What To Expect On A Disney Wonder Alaskan Cruise
Our cruise departure date was July 17, 2017 and included the ports of Icy Strait, Skagway, Juneau and Ketchikan. The Disney Wonder sailed out of the port of Vancouver, Alaska.
What to do in Vancouver
We arrived in Vancouver a few days before the ship left so we could acclimatise and also to see more of the city. We spent three very full days in Vancouver and absolutely loved it. Summer in the city is gorgeous and there is lots to do – the guide to what to see and do in Vancouver is here.
Check in at Vancouver Port
The process is very simple. Arrive at your PAT (Port Arrival Time) and follow the signs and directions. We dropped off our luggage (don’t forget to use the bag tags), head to the check in desks to receive our Key To The World cards (as Silver Castaway Club members we received bonus lanyards – otherwise bring your own) as well as the Navigator for the first day (each day onboard the ship you will receive a “Navigator” which is a printed guide to the following day’s activities) and then head through customs.
As the ship starts in Vancouver then sails into the US state of Alaska, you must clear customs before boarding the ship. It was the simplest customs we have ever had to go through. Next was the security check, which we also breezed through, and finally the boarding room.
In the boarding room we took photos with Mickey Mouse and Minnie Mouse and then boarded straight away.
We had a sit down lunch at Triton’s restaurant, but the popular buffet restaurant, Cabanas, is also open for lunch and breakfast every day (except for disembarking day). We checked into our room when the luggage arrived, roamed decks, had a quick dip in the pool. The first day was all about checking out our surroundings and settling in before dinner. Each evening guests are allocated one of three restaurants for sit down dining, changing location each night in what’s called the “dining rotation”. Our first evening we were in Triton’s, which is loosely themed on The Little Mermaid.
We came back after dinner to find our room transformed for the evening. The bunk bed was pulled down from the wall and made up for Cheese to sleep on, and we had a cute towel animal on the bed plus the Navigator for the next day’s activities. Each evening this routine was repeated.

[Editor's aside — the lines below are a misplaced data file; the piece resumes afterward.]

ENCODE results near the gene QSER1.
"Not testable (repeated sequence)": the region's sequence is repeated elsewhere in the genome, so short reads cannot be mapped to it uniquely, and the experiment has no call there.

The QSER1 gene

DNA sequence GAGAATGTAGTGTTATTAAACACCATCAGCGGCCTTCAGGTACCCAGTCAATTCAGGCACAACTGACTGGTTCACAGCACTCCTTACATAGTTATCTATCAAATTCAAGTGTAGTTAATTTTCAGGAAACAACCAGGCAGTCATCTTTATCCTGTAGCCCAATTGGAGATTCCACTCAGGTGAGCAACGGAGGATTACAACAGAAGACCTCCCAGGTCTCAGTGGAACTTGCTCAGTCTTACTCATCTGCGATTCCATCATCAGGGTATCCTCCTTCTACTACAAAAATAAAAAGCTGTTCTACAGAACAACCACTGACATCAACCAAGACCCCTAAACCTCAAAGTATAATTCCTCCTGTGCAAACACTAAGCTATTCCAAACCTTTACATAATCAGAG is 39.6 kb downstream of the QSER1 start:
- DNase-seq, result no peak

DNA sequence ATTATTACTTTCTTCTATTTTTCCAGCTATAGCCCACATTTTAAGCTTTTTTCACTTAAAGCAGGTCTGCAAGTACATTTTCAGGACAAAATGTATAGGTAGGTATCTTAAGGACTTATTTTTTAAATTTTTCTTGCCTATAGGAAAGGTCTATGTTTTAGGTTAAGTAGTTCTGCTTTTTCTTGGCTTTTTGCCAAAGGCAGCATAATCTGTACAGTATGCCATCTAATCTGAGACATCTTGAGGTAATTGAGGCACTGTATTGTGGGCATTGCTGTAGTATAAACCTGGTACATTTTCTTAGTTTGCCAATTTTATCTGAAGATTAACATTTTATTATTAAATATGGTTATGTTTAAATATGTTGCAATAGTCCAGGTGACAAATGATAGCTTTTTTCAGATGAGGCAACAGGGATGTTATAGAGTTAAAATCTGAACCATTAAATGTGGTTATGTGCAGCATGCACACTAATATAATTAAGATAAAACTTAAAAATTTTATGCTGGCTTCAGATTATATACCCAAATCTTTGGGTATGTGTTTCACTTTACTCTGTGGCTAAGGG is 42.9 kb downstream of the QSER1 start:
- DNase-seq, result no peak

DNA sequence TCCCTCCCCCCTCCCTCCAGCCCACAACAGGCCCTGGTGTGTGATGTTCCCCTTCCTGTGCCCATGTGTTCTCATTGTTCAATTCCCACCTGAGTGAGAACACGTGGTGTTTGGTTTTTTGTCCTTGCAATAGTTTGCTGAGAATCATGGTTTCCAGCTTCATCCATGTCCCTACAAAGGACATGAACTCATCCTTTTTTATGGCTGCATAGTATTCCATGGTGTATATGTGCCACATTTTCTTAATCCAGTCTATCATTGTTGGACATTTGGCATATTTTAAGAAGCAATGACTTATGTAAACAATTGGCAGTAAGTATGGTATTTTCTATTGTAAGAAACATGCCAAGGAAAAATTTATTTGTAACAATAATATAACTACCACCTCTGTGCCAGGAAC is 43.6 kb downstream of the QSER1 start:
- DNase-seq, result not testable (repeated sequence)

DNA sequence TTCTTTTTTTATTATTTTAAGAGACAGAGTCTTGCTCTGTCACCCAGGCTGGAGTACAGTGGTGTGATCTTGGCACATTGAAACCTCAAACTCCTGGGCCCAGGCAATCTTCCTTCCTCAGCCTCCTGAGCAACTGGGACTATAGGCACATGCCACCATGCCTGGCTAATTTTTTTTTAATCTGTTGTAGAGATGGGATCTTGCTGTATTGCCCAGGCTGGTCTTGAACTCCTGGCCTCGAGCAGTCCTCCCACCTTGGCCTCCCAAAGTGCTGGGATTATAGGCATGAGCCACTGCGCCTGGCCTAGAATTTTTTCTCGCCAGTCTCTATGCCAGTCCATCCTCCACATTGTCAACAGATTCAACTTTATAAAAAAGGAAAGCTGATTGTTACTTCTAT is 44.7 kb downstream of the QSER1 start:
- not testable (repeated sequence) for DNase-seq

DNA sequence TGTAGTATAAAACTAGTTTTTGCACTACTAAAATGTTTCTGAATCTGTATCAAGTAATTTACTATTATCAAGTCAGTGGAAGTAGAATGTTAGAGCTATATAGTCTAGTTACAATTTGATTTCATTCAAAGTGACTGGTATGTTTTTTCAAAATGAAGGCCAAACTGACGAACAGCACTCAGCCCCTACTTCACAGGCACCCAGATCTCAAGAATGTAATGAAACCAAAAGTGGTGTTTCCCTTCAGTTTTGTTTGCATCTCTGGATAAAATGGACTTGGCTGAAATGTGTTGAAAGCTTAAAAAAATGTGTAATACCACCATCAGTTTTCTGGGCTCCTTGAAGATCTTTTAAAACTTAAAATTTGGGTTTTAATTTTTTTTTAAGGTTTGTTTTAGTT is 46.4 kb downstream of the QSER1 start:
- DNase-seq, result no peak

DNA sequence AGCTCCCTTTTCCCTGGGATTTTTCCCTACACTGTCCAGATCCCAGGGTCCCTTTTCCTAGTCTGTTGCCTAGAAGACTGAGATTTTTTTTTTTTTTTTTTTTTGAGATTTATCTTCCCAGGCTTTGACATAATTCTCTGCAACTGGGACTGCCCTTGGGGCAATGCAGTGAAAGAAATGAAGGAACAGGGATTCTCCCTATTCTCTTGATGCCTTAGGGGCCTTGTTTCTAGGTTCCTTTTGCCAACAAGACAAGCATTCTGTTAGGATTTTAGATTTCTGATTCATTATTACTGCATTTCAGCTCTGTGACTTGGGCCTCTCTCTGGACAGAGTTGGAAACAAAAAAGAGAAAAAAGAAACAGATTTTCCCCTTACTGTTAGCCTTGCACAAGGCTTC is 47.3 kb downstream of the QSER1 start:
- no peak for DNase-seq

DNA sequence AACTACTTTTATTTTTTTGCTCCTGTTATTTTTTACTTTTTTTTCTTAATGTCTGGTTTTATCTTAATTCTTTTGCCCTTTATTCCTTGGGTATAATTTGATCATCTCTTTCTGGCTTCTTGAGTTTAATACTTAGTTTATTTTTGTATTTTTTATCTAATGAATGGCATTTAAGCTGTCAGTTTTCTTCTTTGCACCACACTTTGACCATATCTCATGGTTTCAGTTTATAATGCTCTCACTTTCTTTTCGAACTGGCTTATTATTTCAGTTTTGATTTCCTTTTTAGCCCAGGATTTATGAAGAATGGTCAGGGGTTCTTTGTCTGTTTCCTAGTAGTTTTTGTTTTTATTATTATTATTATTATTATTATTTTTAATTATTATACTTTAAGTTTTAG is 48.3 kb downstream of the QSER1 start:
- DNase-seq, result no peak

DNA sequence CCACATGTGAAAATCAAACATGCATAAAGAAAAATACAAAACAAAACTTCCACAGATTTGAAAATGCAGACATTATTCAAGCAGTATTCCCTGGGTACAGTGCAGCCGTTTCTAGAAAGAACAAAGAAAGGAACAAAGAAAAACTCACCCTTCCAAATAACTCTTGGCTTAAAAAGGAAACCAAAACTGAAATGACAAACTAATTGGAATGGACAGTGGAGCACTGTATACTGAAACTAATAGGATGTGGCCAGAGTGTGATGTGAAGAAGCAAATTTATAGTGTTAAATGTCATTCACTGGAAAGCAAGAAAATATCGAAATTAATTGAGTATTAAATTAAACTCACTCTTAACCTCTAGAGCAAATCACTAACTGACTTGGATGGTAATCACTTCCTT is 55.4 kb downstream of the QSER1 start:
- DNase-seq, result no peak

Hubby wanted to see a movie that was showing that night, so the kid and I listened to live music in the lobby, hung out in the room together after dinner and went to bed early after watching a spectacular sunset from our balcony.
Day 1: At Sea
We booked our Disney Character Breakfast for the first at-sea day. The breakfast is a free ticketed event that is best booked in advance when your activity booking window opens.
Each session of the character breakfast is held in the Animator’s Palate dining room. We ordered from the menu and met the characters circulating around the tables while waiting for the food to arrive. Minnie Mouse, Mickey Mouse and Pluto all came by for a visit.
The package included a choice of dress, hairstyling, makeup, nail polish, a face gem, princess sash, crown, wand and a cute little bag to put all her goodies in.
After the Bibbidi Bobbidi Boutique we head to the atrium for another free, ticketed event, the Princess Meet and Greet (book your tickets online at the same time as your other activities to get the best time for you).
At the Princess Meet and Greet we met Belle, Ariel, Tiana and Cinderella. The princesses made small talk while signing autograph books and taking photos – they are all extremely gracious and a delight to meet.
We lunched at Cabanas and then explored the ship while on the Anna’s Chocolate Chase Scavenger Hunt. The hunt took us all around the ship in search of Frozen-themed clues. The instructions told us to leave the completed form the following morning on our beds to receive a chocolatey surprise.
The first evening on the cruise was “formal night” so we put on kind of dressy clothes and, after taking a few pictures in the lobby, we went to our designated dining rotation in Animator’s Palate. This evening featured a really fun animated show on the video screens plus a surprise appearance by Mickey Mouse dressed as the magician.
After dinner we walked down to the Walt Disney Theatre to watch the Golden Mickeys, a cute show that is a take-off of the Oscars, combined with scenes from Disney movies.
Day 2: Icy Strait Point, Alaska.
We spent the morning checking Cheese into kid’s club. For her age group, there is the Oceaneer’s Club and Oceaneer’s Lab for kids 3-12. They are two separate areas that are connected via a tunnel that the kids love to run up and down.
The Club and Lab both have activities that run each day as well as being open for free play. Characters often visit, such as Spider-Man and the cast of Frozen. While we were waiting to dock, Cheese and I enjoyed one of the many free daily activities that are run all over the ship – 3D Star Wars crafts.